A group processes approach to antiscience beliefs and endorsement of “alternative facts”

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Rutjens, BT 
van der Linden, S 
van der Lee, R 
Zarzeczna, N 

jats:p The global spread of antiscience beliefs, misinformation, fake news, and conspiracy theories is posing a threat to the well-being of individuals and societies worldwide. Accordingly, research on why people increasingly doubt science and endorse “alternative facts” is flourishing. Much of this work has focused on identifying cognitive biases and individual differences. Importantly, however, the reasons that lead people to question mainstream scientific findings and share misinformation are also inherently tied to social processes that emerge out of divisive commitments to group identities and worldviews. In this special issue, we focus on the important and thus far neglected role of group processes in motivating science skepticism. The articles that feature in this special issue cover three core areas: the group-based roots of antiscience attitudes; the intergroup dynamics between science and conspiratorial thinking; and finally, insights about science denial related to the COVID-19 pandemic. Across all articles, we highlight the role of worldviews, identities, norms, religion, and other inter- and intragroup processes that shape antiscientific attitudes. We hope that this collection will inspire future research endeavors that take a group processes approach to the social psychological study of science skepticism. </jats:p>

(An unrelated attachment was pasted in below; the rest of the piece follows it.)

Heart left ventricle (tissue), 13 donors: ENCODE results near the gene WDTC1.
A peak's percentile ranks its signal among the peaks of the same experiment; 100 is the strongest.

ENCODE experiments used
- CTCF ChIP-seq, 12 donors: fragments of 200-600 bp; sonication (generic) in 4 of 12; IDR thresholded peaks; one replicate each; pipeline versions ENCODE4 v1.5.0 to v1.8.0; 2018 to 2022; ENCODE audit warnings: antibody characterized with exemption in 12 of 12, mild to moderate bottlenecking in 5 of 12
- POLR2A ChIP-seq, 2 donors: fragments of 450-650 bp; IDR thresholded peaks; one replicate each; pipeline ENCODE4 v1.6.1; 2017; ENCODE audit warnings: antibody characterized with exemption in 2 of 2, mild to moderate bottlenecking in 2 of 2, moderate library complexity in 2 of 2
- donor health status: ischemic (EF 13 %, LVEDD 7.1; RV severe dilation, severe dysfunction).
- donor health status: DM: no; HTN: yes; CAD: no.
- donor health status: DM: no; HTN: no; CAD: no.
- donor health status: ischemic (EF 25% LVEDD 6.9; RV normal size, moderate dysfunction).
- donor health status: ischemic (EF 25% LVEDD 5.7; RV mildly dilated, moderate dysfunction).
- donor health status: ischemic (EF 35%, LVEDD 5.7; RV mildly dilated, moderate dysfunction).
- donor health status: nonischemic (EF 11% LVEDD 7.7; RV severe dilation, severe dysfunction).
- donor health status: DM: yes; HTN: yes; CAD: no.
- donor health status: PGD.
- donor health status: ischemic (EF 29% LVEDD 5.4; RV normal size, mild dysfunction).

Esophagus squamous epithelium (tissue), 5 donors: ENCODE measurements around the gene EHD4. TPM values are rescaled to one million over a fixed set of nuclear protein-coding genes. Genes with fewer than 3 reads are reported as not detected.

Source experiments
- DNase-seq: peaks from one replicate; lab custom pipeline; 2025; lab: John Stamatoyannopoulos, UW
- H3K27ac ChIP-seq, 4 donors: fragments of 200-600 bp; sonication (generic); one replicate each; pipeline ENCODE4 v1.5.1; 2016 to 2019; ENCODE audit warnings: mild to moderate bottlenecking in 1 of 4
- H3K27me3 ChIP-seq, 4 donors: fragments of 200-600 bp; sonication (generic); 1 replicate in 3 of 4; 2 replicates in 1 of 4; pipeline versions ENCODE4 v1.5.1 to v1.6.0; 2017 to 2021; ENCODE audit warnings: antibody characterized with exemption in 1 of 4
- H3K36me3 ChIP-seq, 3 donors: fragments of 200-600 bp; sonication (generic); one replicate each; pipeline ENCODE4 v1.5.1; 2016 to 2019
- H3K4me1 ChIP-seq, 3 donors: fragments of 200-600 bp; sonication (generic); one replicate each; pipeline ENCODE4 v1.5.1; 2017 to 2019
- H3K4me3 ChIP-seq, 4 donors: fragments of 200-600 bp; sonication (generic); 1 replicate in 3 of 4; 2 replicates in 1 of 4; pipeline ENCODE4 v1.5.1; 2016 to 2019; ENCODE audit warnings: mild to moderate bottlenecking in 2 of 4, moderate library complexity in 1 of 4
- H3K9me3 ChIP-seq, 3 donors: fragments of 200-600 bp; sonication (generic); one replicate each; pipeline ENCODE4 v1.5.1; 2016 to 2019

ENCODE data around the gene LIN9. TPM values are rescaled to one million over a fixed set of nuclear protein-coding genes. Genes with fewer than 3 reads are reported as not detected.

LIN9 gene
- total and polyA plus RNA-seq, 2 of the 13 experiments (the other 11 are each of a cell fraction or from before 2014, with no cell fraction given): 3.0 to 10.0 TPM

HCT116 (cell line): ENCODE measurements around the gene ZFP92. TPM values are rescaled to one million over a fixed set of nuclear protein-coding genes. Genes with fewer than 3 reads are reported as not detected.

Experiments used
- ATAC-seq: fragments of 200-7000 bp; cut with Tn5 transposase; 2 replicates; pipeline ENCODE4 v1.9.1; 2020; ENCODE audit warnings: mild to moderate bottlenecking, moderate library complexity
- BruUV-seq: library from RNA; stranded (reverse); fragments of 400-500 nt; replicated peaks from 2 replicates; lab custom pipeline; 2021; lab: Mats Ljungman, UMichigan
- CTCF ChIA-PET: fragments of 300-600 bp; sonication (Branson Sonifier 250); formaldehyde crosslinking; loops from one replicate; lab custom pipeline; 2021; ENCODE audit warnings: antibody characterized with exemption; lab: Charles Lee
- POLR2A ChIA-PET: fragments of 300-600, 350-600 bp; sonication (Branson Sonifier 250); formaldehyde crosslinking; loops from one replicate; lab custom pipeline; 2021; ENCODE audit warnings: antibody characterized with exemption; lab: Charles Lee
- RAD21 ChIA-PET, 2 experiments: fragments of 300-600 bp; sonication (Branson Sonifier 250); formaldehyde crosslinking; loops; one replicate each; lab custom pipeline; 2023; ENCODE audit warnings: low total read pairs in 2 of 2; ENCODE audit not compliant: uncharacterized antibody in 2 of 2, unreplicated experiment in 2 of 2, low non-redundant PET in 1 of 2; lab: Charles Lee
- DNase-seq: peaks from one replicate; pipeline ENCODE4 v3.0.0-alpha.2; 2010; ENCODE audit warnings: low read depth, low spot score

5205 Social and Personality Psychology, 52 Psychology, Mind and Body, Clinical Research, 3 Good Health and Well Being
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